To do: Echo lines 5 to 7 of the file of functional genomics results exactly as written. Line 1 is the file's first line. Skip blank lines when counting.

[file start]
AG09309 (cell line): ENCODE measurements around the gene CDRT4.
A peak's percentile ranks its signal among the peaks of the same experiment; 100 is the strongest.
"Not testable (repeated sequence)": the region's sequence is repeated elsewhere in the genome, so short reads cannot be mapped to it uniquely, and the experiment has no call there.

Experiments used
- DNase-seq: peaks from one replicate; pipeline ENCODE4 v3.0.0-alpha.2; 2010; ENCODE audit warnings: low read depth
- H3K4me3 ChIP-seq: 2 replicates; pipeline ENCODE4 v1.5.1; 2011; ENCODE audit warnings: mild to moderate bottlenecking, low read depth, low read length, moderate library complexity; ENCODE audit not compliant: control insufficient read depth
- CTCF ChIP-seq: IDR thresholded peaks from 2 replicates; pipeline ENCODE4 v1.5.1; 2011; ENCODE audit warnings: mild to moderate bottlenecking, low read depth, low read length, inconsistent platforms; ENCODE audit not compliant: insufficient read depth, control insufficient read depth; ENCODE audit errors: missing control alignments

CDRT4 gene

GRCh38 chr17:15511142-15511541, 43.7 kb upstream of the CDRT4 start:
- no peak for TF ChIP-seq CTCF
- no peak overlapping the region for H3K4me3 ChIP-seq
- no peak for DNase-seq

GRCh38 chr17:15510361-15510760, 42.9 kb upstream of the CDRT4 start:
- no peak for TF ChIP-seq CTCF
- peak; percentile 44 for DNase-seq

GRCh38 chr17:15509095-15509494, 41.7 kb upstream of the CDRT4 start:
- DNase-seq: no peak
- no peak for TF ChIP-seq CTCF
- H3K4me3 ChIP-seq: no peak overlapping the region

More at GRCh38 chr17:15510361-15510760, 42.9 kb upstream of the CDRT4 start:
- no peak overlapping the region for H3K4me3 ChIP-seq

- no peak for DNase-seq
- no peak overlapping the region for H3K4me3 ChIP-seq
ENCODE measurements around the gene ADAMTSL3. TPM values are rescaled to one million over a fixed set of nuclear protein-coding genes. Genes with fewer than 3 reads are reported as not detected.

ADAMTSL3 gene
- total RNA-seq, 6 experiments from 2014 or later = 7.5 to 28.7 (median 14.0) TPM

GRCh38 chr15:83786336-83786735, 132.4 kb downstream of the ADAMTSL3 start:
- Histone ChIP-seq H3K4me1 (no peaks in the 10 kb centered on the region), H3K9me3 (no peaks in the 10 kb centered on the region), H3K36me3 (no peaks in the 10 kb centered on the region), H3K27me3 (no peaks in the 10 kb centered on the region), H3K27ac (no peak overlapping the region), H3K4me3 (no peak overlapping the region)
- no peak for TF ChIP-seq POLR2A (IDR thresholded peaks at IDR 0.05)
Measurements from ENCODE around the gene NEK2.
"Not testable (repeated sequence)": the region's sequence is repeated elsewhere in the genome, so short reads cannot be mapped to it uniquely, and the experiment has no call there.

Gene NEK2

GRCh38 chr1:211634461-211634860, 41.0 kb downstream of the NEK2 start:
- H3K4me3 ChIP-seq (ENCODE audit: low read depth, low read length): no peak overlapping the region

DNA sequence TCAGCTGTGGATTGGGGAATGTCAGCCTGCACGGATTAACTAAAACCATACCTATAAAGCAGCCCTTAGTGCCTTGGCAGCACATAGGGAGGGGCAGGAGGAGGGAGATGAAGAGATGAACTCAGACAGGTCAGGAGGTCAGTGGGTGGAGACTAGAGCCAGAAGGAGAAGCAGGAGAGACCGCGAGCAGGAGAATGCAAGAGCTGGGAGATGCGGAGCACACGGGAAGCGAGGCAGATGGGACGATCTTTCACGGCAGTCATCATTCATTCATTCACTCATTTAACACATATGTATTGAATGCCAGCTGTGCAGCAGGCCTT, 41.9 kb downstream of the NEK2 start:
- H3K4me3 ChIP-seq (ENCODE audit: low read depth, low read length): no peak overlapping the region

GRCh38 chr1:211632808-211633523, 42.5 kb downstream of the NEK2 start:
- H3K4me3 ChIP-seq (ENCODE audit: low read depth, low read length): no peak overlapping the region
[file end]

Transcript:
- DNase-seq: peaks from one replicate; pipeline ENCODE4 v3.0.0-alpha.2; 2010; ENCODE audit warnings: low read depth
- H3K4me3 ChIP-seq: 2 replicates; pipeline ENCODE4 v1.5.1; 2011; ENCODE audit warnings: mild to moderate bottlenecking, low read depth, low read length, moderate library complexity; ENCODE audit not compliant: control insufficient read depth
- CTCF ChIP-seq: IDR thresholded peaks from 2 replicates; pipeline ENCODE4 v1.5.1; 2011; ENCODE audit warnings: mild to moderate bottlenecking, low read depth, low read length, inconsistent platforms; ENCODE audit not compliant: insufficient read depth, control insufficient read depth; ENCODE audit errors: missing control alignments